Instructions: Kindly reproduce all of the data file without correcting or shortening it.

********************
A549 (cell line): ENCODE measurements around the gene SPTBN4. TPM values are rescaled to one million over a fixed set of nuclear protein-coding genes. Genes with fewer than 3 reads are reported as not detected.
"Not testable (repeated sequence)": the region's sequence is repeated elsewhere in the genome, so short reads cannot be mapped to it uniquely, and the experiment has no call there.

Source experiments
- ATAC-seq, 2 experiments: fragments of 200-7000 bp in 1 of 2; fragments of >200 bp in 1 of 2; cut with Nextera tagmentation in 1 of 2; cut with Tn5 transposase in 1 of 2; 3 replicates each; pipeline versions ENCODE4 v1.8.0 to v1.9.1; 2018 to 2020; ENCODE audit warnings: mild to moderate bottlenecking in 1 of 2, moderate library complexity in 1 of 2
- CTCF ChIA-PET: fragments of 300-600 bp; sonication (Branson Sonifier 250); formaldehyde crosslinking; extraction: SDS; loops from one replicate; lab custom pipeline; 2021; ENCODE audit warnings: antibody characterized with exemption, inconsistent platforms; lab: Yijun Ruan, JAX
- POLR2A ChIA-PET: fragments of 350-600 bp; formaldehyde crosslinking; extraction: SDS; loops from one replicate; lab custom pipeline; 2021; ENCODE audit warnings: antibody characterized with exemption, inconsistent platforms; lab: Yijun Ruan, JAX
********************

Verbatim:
A549 (cell line): ENCODE measurements around the gene SPTBN4. TPM values are rescaled to one million over a fixed set of nuclear protein-coding genes. Genes with fewer than 3 reads are reported as not detected.
"Not testable (repeated sequence)": the region's sequence is repeated elsewhere in the genome, so short reads cannot be mapped to it uniquely, and the experiment has no call there.

Source experiments
- ATAC-seq, 2 experiments: fragments of 200-7000 bp in 1 of 2; fragments of >200 bp in 1 of 2; cut with Nextera tagmentation in 1 of 2; cut with Tn5 transposase in 1 of 2; 3 replicates each; pipeline versions ENCODE4 v1.8.0 to v1.9.1; 2018 to 2020; ENCODE audit warnings: mild to moderate bottlenecking in 1 of 2, moderate library complexity in 1 of 2
- CTCF ChIA-PET: fragments of 300-600 bp; sonication (Branson Sonifier 250); formaldehyde crosslinking; extraction: SDS; loops from one replicate; lab custom pipeline; 2021; ENCODE audit warnings: antibody characterized with exemption, inconsistent platforms; lab: Yijun Ruan, JAX
- POLR2A ChIA-PET: fragments of 350-600 bp; formaldehyde crosslinking; extraction: SDS; loops from one replicate; lab custom pipeline; 2021; ENCODE audit warnings: antibody characterized with exemption, inconsistent platforms; lab: Yijun Ruan, JAX